About 2 to 85, and preferably about 3 to 10 mols of the electron donor compound are used per mol of Ti.
The activator compound has the structure
wherein X' is Cl or 0 R"', R" and R"' are the same or different and are C1
saturated hydrocarbon radicals, d is 0 to 1.5, e is 1 or 0 and c + d + e = 3.
Such activator compounds can be used individually or in combinations thereof and would include Al(C2H5)3, Al(C2H5)2Cl, A1(i-C4H9)3, A12(C2H5)3Cl3, Al(i-C4H9)2H, Al(C6H13)3, Al(C8H17)3, Al(C2H5)2H and Al(C2H5)2(OC2H5).
About 10 to 400, and preferably about 10 to 100, mols of the activator compound are used per mol of the titaniwn compound in activating the catalysts employed in the present invention.
- Catalyst Preparation: Formation of Precursor
The carrier materials are solid, particulate porous materials which are inert to the other components of the catalyst composition, and to the other active components of the reaction system. These carrier materials would include inorganic materials such as oxides of silicon and/or aluminum. The carrier materials are used in the form of dry powders having an average particle size of about 10 to 250, and preferably of about 50 to 150 microns. These materials are also porous and have a surface area of > 3, and preferably of > 5o, square meters per gram. Catalyst activity or productivity is apparently also improved with silica having pore sizes of > 80 Angstrom units and preferably of > 100 Angstrom units. The carrier material should be dry, that is, free of absorbed water. Drying of the carrier material is carried out by heating it at a temperature of > 600°C. Alternatively, the carrier material dried at a temperature of > 200°C may be treated with about 1 to 8 weight percent of one or more of the aluminum alkyl compounds described above. This modification of the support by the aluminum alkyl compounds provides the catalyst composition with increased activity and also improves polymer particle morphology of the resulting ethylene polymers.
The catalyst used in the present invention is prepared by first preparing a precursor composition from the titanium compound, the magnesium compound, and the electron donor compound, as described below, and then impregnating the carrier material with the precursor composition and then treating the impregnated precursor composition with the activator compound in one or more steps as described below.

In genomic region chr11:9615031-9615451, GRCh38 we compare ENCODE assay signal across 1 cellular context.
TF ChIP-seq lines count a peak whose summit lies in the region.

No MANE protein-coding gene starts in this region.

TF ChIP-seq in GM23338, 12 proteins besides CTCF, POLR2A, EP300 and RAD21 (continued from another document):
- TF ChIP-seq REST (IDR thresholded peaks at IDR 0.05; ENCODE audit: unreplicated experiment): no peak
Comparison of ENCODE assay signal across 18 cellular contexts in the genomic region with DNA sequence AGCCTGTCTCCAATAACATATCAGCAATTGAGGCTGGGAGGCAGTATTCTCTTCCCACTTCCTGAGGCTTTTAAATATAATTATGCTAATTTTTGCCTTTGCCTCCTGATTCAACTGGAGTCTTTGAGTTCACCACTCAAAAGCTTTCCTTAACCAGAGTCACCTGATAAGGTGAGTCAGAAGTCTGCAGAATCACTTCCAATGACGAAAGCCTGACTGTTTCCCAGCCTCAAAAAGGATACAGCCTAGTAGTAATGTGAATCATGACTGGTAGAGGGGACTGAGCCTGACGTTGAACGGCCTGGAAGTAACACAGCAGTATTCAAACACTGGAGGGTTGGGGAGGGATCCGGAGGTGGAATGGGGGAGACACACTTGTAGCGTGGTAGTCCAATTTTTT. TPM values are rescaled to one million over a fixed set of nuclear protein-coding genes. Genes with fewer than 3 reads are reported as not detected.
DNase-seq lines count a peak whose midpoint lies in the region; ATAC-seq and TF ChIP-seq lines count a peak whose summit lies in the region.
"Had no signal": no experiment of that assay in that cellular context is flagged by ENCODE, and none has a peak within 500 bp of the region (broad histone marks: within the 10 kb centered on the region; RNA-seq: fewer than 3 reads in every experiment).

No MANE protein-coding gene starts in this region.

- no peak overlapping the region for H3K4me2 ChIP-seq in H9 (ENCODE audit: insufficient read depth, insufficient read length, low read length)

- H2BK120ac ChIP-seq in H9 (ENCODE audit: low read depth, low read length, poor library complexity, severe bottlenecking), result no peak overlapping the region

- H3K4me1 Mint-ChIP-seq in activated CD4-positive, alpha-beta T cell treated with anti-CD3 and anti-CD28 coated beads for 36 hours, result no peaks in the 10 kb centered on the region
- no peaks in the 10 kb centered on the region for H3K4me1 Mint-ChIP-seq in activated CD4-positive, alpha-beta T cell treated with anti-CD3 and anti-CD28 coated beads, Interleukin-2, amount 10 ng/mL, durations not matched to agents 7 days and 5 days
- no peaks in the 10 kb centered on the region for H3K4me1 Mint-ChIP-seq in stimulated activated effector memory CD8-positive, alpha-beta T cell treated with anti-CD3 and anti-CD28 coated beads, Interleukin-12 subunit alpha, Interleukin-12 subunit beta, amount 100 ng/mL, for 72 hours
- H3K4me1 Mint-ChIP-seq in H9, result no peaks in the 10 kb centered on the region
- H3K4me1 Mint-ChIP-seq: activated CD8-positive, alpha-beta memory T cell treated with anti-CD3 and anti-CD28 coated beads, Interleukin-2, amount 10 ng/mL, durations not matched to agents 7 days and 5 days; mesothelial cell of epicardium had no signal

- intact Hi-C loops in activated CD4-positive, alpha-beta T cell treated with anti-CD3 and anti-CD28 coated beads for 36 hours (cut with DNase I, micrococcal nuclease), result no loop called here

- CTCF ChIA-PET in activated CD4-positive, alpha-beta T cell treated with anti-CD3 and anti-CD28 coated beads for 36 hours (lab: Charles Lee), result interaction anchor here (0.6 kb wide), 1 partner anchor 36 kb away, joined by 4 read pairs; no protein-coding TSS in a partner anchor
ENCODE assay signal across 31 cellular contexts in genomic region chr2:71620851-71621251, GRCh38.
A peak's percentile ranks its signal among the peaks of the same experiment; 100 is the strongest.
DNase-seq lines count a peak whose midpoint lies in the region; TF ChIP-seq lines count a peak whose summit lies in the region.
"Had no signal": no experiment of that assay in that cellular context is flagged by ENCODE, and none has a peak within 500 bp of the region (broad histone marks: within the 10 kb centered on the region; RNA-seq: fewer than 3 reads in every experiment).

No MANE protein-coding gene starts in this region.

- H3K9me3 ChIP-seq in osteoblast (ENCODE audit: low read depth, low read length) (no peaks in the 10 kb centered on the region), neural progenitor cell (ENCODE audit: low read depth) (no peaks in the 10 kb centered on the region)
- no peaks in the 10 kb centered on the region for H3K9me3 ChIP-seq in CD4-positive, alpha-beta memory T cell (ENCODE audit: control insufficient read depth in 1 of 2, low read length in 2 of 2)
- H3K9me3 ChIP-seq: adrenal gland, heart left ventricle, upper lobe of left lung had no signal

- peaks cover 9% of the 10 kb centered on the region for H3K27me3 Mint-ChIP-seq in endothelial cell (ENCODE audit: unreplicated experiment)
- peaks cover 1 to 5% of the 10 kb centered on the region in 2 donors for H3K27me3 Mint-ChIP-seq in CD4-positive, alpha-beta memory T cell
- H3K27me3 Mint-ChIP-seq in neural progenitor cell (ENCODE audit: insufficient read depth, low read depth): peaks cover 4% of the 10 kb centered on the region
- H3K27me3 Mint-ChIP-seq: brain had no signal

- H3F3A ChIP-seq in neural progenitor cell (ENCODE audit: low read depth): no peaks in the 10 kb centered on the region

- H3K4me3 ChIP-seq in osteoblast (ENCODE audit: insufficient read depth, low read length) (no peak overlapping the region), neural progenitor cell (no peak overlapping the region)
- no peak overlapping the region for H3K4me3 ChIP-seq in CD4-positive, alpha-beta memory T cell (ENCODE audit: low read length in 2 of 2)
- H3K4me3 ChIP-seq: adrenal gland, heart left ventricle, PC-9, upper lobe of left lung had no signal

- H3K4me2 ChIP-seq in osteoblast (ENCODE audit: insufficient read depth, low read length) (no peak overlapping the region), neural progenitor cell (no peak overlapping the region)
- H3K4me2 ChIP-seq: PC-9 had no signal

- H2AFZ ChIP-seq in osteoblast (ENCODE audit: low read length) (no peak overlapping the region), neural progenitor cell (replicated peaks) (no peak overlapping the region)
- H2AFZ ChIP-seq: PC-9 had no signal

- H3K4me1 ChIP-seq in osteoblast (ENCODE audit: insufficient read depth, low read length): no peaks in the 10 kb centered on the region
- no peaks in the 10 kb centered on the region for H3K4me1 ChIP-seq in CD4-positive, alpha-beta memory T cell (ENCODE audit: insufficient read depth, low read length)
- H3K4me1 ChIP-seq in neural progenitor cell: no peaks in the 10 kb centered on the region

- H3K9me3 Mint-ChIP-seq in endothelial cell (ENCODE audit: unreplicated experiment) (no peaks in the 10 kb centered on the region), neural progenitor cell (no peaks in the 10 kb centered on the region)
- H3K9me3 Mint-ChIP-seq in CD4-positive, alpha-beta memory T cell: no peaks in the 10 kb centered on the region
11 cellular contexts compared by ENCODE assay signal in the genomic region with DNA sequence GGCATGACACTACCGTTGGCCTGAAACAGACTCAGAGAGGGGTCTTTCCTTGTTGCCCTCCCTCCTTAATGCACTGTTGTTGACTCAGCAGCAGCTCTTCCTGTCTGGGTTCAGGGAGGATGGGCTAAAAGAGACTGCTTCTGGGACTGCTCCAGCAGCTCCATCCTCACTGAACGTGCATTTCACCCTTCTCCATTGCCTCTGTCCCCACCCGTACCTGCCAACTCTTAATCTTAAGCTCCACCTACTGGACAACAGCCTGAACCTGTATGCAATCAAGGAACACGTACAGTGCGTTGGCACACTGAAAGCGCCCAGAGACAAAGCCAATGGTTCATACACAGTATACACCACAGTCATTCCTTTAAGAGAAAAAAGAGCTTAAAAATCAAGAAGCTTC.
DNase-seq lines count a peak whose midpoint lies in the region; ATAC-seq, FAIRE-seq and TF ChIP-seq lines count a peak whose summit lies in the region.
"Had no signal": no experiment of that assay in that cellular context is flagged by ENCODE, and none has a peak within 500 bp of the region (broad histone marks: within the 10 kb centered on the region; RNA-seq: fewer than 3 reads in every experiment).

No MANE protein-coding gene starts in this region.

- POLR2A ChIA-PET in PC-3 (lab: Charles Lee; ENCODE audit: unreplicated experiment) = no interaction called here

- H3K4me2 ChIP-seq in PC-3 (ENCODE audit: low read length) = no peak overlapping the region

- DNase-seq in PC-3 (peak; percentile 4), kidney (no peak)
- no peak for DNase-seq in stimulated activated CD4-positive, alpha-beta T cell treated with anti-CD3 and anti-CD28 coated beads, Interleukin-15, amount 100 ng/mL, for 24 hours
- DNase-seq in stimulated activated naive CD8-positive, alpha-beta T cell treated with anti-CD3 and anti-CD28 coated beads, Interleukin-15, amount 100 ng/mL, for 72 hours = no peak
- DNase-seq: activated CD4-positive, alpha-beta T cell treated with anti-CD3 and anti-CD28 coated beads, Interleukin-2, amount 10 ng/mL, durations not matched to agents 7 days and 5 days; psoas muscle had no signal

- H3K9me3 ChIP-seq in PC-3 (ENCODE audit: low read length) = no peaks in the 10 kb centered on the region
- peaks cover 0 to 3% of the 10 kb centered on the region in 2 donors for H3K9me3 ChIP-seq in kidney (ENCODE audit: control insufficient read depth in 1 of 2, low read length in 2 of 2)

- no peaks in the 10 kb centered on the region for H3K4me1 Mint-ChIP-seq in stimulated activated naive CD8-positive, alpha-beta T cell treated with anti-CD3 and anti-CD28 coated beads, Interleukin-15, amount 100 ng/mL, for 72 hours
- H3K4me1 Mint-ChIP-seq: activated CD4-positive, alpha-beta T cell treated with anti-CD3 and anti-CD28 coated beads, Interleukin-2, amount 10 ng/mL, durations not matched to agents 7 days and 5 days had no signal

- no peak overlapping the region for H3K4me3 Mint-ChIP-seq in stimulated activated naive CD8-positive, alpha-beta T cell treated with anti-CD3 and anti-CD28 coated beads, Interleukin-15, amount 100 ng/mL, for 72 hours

The precursor composition is formed by dissolving the titanium compound and the magnesium compound in the electron donor compound at a temperature of about 20°C up to the boiling point of the electron donor compound. The titanium compound can be added to the electron donor compound before or after the addition of the magnesium compound, or concurrent therewith. The dissolution of the titanium compound and the magnesium compound can be facilitated by stirring, and in some instances by refluxing these two compounds in the electron donor compound. After the titanium compound and the magnesium compound are dissolved, the precursor composition may be isolated by crystallization; or by precipitation with a C5 to C8 aliphatic or aromatic hydrocarbon such as hexane, isopentane or benzene.
The crystallized or precipitated precursor composition may be isolated, in the form of fine, free flowing particles having an average particle size of about 10 to 100 microns and a bulk density of about 18 to 33 pounds per cubic foot.
When thus made as disclosed above the precursor composition has the formula
wherein ED is the electron donor compound,
- m is > 0.5 to < 56, and preferably > 1.5 to < 5,
- n is 0, 1 or 2
- p. is ≥2 to ≤ 116, and preferably > 6 to < 14,
- q is ≥ 2 to < 85, and preferably ≥ 4 to 5 11,
- R is a C1 to C14 aliphatic or aromatic hydrocarbon radical, or COR' wherein R' is a C1 to C14 aliphatic or aromatic hydrocarbon radical, and
- is selected from the group consisting of cl, Br. I or mixtures thereof.
- Catalyst Preparation: Imbregnation of Precursor in Support:
The subscript for the element titanium (Ti) is the arabic numeral one.
The precursor composition is then impregnated, in a weight ratio of about 0.033 to 1, and preferably about 0.1 to 0.33, parts of the precursor composition into one part by weight of the carrier material.
The impregnation of the dried (activated) support with the precursor composition may be accomplished by dissolving the precursor composition in the electron donor compound, and by then admixing the support with the dissolved precursor composition so as to allow the precursor composition to impregnate the support. The solvent is then removed by drying at temperatures of < 70°C.
- Activation of Precursor Composition
The support may also be impregnated with the precursor composition by adding the support to a solution of the chemical raw materials used to form the precursor composition in the electron donor compound, without isolating the precursor composition from such solution. The excess electron donor compound is then removed by drying or washing and drying at temperatures of < 70°C.